As a serving president, Mr. Kuczynski is immune from prosecution but could still be ousted from office through impeachment by Congress. Thus far, Mr. Kuczynski has maintained that he will not resign from the presidency. In a statement put out on Dec. 14, Mr. Kuczynski claimed that the information disseminated by the congressional committee was false. He argued that although he did have legal ownership of Westfield Capital, he was not involved in the management or administration of the company while he held public office. He also stated that of all the payments made to First Capital, the only one that involved him was indeed legitimate. Mr. Kuczynski also agreed to co-operate fully with the congressional investigation so as to clear his name.
The Opposition's Response
Fuerza Popular (FP), the dominant opposition party, which holds 71 of the 130 seats in the unicameral legislature, was the first to call for Mr. Kuczynski's resignation. In the past, FP has used its majority in Congress to force the resignation of several ministers in the current administration. However, it has yet to begin impeachment proceedings against Mr. Kuczynski, as it may not wish to be seen as forcing him from office. Such action could evoke comparisons with the former president, Alberto Fujimori (1990‑2000), who was impeached on the grounds of moral unfitness, and could therefore be problematic for his daughter, the current FP leader, Keiko Fujimori.
However, as other parties in Congress join calls for Mr. Kuczynski's resignation, the likelihood that FP will initiate impeachment increases; it could then be presented as a united move by the legislature, as opposed to politicking by FP. Members of both the Partido Aprista Peruano and the Frente Amplio have already called for the president to step down. Press reports also indicate that Mr. Kuczynski stands to lose support from his own camp, as members of his own cabinet have allegedly indicated that they do not believe he can survive the scandal.
What Happens Next?
Given that Mr. Kuczynski's party, Peruanos Por el Kambio, holds only 17 seats in the legislature, it will be difficult for him to stave off impeachment proceedings for long. Mr. Kuczynski will fight to delay an impeachment vote until after he is given a chance to testify before the congressional commission and present his side of the story. However, given that the political calculus is not in his favor, The Economist Intelligence Unit believes that there is a strong chance that Mr. Kuczynski will resign from office in the coming days.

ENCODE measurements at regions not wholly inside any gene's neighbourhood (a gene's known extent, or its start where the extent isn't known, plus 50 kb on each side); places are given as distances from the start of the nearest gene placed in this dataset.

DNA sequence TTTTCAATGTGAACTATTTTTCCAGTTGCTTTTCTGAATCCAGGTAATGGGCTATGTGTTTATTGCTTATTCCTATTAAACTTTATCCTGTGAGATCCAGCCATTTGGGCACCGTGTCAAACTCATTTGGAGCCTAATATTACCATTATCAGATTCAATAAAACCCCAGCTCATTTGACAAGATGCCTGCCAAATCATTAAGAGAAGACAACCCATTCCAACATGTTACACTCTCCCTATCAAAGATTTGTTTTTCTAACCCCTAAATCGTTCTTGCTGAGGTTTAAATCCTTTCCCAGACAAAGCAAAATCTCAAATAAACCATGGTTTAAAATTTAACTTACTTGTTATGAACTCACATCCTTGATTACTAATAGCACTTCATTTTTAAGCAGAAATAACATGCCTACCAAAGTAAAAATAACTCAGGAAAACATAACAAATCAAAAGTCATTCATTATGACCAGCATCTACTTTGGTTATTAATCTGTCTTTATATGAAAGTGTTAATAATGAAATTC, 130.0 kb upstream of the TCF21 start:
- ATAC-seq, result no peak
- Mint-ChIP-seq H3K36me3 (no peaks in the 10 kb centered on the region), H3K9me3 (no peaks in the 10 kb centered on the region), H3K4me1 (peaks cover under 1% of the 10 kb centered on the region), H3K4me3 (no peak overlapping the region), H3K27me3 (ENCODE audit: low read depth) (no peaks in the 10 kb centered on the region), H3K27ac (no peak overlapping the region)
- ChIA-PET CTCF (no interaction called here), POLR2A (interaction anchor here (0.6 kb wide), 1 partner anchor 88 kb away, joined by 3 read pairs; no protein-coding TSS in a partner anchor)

If the president tenders his resignation, it will be the duty of Congress to convene a plenary session to approve the resignation and appoint a new head of state. According to the line of succession, Mr. Kuczynski would be replaced by the first vice president and current ambassador to Canada, Martín Vizcarra. However, there is a distinct possibility that Mr. Vizcarra would choose not to assume the presidency, given that the FP forced him out of his position as transport minister earlier this year. In that event, it would be incumbent on the second vice president and current prime minister, Mercedes Aráoz, to take up the position; this outcome is likely to be more palatable to the opposition. Nevertheless, the tenability of a new presidency in these circumstances is a matter of concern. Hostile members of Congress will probably denounce the new administration as illegitimate and push for new legislative and presidential elections, as occurred after the impeachment of Mr. Fujimori in 2000.
A Bleak Outlook